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Suniel Sharma tells BBC Radio Ulster:
Sectarianism, intolerance and prejudice are typical in NI society
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BBC Radio Ulster
Victims of racism speak out about their experiences
 real 28k

BBC NI's Tara Mills
The report found significant levels of racial prejudice
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Friday, 14 April, 2000, 14:04 GMT 15:04 UK
Racism growing in NI

Racial attacks are on the increase in Northern Ireland
A report on one of the most comprehensive studies into racial prejudice in Northern Ireland says racism is now twice as common as sectarianism.

The government-funded report found significant levels of racism and anti-traveller prejudice.

More than 1,250 people were interviewed by the University of Ulster for the survey.

Twice as many of the people questioned said they would be unwilling to accept or mix with members of ethnic minorities as they would with members of the other main religious tradition to their own

Hostility towards the travelling community most concerned the report authors, Dr Paul Connolly and Dr Michaela Keenan following their survey.

'Attitudes hardening'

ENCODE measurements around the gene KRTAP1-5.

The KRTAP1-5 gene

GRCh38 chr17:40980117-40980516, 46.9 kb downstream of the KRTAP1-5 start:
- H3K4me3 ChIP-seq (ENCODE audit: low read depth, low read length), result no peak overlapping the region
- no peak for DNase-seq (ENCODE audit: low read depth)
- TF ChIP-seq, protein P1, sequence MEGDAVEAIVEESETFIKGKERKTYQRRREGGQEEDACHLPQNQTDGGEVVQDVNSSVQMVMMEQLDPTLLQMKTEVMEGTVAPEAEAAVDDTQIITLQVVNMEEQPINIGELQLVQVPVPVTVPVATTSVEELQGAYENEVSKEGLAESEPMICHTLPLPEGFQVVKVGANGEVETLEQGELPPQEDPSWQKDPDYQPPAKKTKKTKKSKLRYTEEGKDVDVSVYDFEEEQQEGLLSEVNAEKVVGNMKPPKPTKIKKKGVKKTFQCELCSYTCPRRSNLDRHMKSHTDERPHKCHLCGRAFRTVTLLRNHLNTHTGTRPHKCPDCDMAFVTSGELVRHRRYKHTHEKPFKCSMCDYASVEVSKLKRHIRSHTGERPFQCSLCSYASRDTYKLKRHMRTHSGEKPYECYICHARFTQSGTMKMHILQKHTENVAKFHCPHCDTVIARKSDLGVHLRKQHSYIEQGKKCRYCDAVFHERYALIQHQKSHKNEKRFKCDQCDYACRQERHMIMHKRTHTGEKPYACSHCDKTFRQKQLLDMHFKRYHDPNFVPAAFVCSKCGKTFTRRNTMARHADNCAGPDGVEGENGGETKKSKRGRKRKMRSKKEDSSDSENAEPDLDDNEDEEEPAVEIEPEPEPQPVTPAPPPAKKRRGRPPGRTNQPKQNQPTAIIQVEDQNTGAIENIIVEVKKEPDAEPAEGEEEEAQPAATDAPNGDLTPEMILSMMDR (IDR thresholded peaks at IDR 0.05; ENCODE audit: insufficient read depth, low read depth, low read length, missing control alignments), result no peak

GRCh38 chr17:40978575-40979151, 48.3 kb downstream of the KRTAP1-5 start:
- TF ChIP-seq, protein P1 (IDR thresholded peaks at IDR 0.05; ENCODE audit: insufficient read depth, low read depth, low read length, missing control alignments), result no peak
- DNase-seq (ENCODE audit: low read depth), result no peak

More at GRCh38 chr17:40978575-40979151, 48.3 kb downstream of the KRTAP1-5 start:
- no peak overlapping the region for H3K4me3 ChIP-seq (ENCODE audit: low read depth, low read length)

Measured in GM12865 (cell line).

Two-thirds of those questioned said they would not work with travellers.

More than half would not accept travellers as neighbours.

More than a third of those polled said they would not like to work with Asian, Afro-Caribbean or Chinese people.

A quarter said could not accept members of these ethnic groups as neighbours.

The report authors said attitudes also appeared to have hardened over time.

Five years ago, a third of those questioned said they would not accept a Chinese person as a relative by marriage.

In this poll, over half the people questioned said they would not welcome a Chinese person into their family.

However, 83% of the people polled said they supported the need for effective equal opportunities policies for minority ethnic people.

And 87% felt that children should be taught about minority ethnic peoples' traditions in school.

Report recommendations

The report authors welcomed the government's work in the area of race relations in Northern Ireland, but said a lot more needed to be done.

They recommended that:

  • All public authorities should play their part in promoting good race relations

  • The Equality Commission should spearhead a broader educational campaign to promote racial awareness and understanding.

  • The Housing Executive should set up local community relations initiatives between travellers and local resident to build up trust and understanding

  • Schools should teach children about other cultures and traditions and increase their awareness and understanding of the problems of racism in society.

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    09 Apr 00 | Northern Ireland
    Man assaulted by masked gang
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